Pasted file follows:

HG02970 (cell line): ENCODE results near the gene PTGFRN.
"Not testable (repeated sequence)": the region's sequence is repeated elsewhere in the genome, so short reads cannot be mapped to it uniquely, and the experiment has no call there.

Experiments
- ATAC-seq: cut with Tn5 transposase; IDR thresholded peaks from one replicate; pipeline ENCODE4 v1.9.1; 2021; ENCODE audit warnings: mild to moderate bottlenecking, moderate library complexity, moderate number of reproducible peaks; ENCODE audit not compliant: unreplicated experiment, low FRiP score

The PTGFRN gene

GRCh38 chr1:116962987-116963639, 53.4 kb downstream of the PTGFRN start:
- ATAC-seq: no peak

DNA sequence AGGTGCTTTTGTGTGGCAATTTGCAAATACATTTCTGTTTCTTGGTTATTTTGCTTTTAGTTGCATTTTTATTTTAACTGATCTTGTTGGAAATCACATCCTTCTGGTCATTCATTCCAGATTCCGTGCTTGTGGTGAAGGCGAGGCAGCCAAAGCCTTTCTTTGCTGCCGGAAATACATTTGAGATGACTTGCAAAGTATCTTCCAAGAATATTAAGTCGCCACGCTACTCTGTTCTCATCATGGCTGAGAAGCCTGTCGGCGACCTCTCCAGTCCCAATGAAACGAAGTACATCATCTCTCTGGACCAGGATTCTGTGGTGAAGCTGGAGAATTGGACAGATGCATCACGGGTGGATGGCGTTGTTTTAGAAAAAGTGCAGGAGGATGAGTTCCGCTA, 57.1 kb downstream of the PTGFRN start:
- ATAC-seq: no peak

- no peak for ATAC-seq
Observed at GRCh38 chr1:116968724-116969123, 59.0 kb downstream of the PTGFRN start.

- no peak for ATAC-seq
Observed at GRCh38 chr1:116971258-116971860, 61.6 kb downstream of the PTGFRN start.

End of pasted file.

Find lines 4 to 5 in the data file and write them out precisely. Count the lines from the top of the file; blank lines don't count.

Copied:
- ATAC-seq: cut with Tn5 transposase; IDR thresholded peaks from one replicate; pipeline ENCODE4 v1.9.1; 2021; ENCODE audit warnings: mild to moderate bottlenecking, moderate library complexity, moderate number of reproducible peaks; ENCODE audit not compliant: unreplicated experiment, low FRiP score

The PTGFRN gene